Imagine a small version of a broad breasted meat turkey, white feathered for a clean skin, not a hybrid nor hatchery produced, mates naturally and BREEDS TRUE. Compactly built, higher flesh to bone ratio than standard heritage. Capable of breeding and hatching out their own replacement birds. Hardy and disease resistant, good foragers, able to be raised outdoors with minimal input. Friendly when hand raised and easy to care for, smaller birds easier to house and feed, docile rarely aggressive even around my young daughter. This turkey is an authentic commercial meat turkey that breeds true. Developed by the USDA in the 1930's and was the largest selling commercially produced white turkey up into the 1950's. It has the distinction of being the only turkey ever sold in the US that was labeled by breed name.

    It's the Beltsville Small White and you'll likely not find many "meat quality" specimens nowadays. Good meat quality breeding lines are extremely rare. They only exist in small private flocks in the US and Canada. Hatchery turkey labeled "Beltsville" are actually midget whites, not true Beltsville Small Whites. I've spent the last 4 years searching and collecting meat quality birds to begin offering breeding stock. There was only one breeder offering this line to the general public, but they recently dispersed their flocks. I hope to fill that void beginning in the spring of 2012. I have traced my stock back to the last of the original USDA flock in Ames IA. They have only passed through four breeders so I know they are the genuine thing. All previous keepers of this line have culled and selected for the original Beltsville meat qualities like growth, body shape, and breast size. They need some more work to get them back to their original breed form but there is progress.

    This bird is such a perfect choice for the backyard producer that I couldn't bear the thought of no one having access to it. I'll have limited numbers of hatching eggs available some time in March-April, perhaps day old poults some time later in the year. PM me and I can add you to my contact list if you are interested.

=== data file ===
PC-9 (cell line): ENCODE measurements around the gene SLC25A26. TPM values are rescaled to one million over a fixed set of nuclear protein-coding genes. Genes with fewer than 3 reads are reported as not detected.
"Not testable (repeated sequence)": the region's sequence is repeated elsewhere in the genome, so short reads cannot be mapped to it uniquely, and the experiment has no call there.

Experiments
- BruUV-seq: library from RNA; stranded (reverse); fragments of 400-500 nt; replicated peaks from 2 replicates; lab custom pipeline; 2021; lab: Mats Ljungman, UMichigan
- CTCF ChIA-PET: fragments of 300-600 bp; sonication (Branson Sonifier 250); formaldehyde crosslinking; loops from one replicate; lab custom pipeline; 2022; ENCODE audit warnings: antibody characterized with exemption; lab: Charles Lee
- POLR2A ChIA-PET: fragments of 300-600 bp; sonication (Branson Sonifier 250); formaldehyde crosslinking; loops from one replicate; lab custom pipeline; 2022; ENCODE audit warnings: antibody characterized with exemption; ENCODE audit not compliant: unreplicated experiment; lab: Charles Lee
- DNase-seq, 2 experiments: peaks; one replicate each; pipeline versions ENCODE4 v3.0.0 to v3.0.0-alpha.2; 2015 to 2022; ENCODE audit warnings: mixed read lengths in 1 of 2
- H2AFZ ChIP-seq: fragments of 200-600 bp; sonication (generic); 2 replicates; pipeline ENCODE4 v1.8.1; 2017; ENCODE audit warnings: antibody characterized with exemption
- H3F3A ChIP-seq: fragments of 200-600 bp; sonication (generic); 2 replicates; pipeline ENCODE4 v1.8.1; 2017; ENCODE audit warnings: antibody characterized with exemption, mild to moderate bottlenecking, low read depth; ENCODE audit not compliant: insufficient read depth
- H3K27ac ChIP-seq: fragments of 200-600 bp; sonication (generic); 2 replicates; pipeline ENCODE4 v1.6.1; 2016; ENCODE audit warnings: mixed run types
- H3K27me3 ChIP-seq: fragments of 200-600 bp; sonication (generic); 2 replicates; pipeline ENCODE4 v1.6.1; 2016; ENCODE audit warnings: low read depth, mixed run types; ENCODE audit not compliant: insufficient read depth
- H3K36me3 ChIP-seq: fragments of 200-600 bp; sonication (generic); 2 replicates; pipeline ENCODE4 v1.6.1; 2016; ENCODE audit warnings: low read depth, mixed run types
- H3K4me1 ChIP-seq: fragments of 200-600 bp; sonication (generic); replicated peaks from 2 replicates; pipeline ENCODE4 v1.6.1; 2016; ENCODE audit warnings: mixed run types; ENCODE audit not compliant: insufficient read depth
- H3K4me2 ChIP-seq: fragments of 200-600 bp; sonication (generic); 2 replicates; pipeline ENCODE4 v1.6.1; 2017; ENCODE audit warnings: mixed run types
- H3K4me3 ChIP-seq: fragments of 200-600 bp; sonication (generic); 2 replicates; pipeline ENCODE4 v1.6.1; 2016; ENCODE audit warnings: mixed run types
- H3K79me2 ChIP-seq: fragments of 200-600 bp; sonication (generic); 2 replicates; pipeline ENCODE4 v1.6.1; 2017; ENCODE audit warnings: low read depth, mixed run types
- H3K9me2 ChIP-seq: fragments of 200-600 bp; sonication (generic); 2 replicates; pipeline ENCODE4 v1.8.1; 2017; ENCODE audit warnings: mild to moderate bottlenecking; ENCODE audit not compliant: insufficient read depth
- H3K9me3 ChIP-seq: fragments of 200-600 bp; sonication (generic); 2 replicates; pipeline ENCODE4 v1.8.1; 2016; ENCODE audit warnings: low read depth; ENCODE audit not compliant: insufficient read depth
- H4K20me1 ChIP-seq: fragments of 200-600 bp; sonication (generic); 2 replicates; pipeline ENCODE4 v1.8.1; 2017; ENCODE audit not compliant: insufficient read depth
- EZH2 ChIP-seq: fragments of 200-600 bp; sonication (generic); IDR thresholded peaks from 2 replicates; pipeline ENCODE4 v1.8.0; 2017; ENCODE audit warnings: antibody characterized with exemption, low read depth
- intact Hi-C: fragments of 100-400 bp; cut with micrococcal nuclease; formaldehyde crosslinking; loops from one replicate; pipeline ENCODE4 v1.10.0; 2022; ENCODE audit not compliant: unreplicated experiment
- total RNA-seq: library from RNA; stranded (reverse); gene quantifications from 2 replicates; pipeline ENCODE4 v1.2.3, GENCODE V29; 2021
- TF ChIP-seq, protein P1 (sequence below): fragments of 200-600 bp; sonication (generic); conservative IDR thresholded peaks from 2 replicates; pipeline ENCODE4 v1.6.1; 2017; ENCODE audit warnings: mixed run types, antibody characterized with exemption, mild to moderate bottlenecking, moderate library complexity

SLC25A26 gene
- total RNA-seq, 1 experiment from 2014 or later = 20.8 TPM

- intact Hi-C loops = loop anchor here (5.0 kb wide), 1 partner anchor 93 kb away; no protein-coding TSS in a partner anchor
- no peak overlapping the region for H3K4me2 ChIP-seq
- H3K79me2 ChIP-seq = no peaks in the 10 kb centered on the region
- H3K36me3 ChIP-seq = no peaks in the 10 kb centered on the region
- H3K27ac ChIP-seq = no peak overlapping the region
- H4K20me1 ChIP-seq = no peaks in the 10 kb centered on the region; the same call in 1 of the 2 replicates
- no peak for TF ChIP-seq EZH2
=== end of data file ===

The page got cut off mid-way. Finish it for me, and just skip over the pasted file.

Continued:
I like my BSW's even if they don't meet your standards. They are very meaty and they are not WH's.
     
  8. Tracydr

    Tracydr Chillin' With My Peeps

    I'm interested in raising just a couple of turkeys next year. I won't be able to have a self-sustaining flock for a couple of years, until we move to the country. Hubby is finishing his PhD and we're stuck in the city until then.
    Questions, I'm considering Bourban Reds for my first foray
    1.how loud are they compared to chickens?
    2. How much space is required, do I need covered pens? Or can I just clip wings?
    3.heat- will they tolerate AZ heat, if kept in shade with a fan or do I need to raise in winter and process before summer heat arrives?
     
    Last edited: Dec 20, 2011
  9. GrannysRoost

    GrannysRoost Chillin' With My Peeps

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    Right, wrong or indifferent, someone more experienced should chime in. I am south of you in Casa Grande, and this is my first year with buying the poults last April-May. I have the Bourbon Reds and they are way quieter than the chickens, though they are now trying to sing the egg song with the hens [​IMG] I have them in my large run with the older/younger layers and they get along fine. Height of pen is 8 feet, covered with bird netting. When we built the run and were framing it, one go up on the top runner boards and jumped into the neighbors yard (they have a hot wire about 6 inches from the top of our block wall), screamed like an I don't know what and flew back up. The bird netting went on the next day, as my birds and dogs don't mix well. Mine did fine as poults in the heat with no fan, I did put up a shade block for all of them, made sure they had cold water. I think you will love them [​IMG] We bought an acre this past fall, but the building we are now using for the coop happened to be by the wall...
     
    Last edited: Dec 23, 2011
  10. zzGypsy

    zzGypsy Chillin' With My Peeps

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    as for heat, we lost a couple of poults on a 95-100 degree week, but I''m in missouri and we have high humidity to go with that temperature. shade does matter, if you're over 95 all day, you might need a mister and fan... here that doesn't really help [​IMG]
    haven't had BRs so I can't help there